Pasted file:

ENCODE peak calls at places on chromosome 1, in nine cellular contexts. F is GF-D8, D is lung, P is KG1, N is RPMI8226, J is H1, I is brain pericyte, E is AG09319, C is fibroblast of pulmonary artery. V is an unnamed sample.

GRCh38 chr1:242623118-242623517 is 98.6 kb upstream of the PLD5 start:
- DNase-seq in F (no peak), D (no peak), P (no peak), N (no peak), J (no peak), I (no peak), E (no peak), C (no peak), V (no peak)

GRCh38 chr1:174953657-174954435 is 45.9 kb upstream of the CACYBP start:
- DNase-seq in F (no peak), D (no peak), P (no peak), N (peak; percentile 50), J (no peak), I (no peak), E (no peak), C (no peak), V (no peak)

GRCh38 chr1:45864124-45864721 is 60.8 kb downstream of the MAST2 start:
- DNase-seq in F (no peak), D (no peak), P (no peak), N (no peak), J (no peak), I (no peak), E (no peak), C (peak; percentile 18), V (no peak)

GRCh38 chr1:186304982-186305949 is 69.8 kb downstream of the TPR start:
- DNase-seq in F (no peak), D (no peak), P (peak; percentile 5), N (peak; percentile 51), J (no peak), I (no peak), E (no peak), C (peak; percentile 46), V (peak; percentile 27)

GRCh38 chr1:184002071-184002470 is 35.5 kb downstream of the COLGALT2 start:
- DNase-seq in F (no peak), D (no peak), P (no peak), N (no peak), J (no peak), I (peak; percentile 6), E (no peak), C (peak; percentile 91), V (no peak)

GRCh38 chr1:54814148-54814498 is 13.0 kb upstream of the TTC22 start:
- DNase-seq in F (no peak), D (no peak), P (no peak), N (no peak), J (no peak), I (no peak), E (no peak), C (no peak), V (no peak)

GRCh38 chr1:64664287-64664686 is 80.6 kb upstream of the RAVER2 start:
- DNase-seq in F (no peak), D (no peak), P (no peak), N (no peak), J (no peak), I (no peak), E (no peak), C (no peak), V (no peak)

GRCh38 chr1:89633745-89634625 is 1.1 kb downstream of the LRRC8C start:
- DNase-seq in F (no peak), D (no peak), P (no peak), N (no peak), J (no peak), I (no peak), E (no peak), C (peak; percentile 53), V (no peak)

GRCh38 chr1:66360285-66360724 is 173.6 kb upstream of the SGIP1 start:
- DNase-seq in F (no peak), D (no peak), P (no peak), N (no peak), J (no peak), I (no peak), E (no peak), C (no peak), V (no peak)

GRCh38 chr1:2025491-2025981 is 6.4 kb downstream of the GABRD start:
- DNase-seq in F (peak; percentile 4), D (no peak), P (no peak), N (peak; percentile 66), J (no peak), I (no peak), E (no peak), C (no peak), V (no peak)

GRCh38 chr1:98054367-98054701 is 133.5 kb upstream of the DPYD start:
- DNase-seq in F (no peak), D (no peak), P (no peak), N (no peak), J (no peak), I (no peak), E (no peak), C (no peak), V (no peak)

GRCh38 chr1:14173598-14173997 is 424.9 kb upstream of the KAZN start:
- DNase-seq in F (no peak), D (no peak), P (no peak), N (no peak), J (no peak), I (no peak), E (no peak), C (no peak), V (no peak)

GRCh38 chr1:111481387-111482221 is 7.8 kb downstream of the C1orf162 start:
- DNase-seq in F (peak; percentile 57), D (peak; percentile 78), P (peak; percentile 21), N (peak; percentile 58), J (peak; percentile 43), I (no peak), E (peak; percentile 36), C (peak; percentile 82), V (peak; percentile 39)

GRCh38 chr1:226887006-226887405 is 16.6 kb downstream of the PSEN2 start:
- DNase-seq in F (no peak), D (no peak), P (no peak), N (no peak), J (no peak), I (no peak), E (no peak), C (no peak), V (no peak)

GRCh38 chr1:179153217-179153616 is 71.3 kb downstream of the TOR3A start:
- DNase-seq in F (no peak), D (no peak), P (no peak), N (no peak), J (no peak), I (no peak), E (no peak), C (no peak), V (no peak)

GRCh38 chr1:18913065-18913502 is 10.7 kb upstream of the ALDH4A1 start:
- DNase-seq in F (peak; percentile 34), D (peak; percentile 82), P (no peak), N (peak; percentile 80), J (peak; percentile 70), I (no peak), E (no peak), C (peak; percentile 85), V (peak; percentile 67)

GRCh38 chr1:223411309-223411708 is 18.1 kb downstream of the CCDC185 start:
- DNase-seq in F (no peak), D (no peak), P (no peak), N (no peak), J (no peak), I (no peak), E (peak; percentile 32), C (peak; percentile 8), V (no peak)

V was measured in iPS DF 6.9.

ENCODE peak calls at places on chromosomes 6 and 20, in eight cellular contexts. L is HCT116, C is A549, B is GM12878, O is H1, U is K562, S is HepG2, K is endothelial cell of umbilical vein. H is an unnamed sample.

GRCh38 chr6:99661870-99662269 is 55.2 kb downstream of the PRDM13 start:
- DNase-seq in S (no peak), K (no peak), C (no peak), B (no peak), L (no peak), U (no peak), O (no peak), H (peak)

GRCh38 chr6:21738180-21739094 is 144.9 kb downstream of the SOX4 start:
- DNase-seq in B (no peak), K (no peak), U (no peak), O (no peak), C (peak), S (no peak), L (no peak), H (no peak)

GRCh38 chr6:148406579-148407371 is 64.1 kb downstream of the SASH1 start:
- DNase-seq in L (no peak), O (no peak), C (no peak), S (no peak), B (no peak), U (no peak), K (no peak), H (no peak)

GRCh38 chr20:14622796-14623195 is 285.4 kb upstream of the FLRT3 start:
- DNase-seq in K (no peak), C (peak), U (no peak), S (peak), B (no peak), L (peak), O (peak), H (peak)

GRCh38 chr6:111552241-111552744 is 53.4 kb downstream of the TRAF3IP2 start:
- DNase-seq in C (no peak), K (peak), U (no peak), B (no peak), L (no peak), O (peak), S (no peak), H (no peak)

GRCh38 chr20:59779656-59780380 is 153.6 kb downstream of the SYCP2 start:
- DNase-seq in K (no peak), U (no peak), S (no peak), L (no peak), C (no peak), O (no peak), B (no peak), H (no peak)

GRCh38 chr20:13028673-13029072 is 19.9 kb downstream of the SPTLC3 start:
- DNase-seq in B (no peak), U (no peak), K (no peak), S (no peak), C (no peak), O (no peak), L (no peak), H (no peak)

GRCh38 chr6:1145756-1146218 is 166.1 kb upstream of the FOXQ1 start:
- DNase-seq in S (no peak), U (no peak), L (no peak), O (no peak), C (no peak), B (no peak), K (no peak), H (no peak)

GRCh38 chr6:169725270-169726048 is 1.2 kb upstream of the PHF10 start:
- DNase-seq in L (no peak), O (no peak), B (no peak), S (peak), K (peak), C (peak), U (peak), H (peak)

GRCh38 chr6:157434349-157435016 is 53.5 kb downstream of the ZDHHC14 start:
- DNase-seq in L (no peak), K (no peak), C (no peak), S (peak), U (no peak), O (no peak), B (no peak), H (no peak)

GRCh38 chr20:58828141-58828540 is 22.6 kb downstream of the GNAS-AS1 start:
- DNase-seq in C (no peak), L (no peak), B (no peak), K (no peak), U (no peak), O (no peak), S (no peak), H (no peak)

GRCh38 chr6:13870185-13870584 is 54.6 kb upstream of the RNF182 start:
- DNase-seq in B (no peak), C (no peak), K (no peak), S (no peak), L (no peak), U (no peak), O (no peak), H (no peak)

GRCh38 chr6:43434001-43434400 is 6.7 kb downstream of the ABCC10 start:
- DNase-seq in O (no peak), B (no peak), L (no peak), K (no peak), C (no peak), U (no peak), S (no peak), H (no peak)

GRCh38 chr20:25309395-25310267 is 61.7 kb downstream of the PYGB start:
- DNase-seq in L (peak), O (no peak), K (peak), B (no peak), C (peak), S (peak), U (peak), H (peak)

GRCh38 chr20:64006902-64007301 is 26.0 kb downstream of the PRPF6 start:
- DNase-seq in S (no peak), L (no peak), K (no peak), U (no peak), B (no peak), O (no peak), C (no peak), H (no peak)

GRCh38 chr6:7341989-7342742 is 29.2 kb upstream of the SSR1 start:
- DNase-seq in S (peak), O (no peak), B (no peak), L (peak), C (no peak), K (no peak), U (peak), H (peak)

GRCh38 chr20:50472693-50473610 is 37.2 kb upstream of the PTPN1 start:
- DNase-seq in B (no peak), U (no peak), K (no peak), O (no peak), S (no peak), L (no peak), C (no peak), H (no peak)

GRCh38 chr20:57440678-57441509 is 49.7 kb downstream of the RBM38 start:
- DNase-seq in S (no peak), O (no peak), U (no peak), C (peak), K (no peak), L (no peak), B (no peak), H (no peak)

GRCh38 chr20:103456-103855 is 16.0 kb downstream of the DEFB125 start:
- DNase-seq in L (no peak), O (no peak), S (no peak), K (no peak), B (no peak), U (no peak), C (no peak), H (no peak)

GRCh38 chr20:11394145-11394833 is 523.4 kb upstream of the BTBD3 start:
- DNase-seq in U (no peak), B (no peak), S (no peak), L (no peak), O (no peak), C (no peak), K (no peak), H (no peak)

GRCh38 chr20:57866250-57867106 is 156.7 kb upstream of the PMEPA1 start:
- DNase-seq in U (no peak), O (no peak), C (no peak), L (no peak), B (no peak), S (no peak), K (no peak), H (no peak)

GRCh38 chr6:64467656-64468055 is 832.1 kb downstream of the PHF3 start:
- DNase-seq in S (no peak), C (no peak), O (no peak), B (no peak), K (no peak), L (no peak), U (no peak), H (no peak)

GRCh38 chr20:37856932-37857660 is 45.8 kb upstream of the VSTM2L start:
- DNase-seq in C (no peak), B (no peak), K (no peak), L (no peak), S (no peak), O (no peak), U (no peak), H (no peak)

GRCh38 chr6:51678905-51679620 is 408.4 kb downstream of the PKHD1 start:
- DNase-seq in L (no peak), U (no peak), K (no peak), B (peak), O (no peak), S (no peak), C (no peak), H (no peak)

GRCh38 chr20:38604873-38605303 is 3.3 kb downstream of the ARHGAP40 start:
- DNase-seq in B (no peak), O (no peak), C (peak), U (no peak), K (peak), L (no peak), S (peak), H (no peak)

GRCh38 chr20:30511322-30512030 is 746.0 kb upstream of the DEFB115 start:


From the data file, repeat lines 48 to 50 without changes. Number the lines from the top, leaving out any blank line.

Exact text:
GRCh38 chr20:59779656-59780380 is 153.6 kb downstream of the SYCP2 start:
- DNase-seq in K (no peak), U (no peak), S (no peak), L (no peak), C (no peak), O (no peak), B (no peak), H (no peak)

GRCh38 chr20:13028673-13029072 is 19.9 kb downstream of the SPTLC3 start: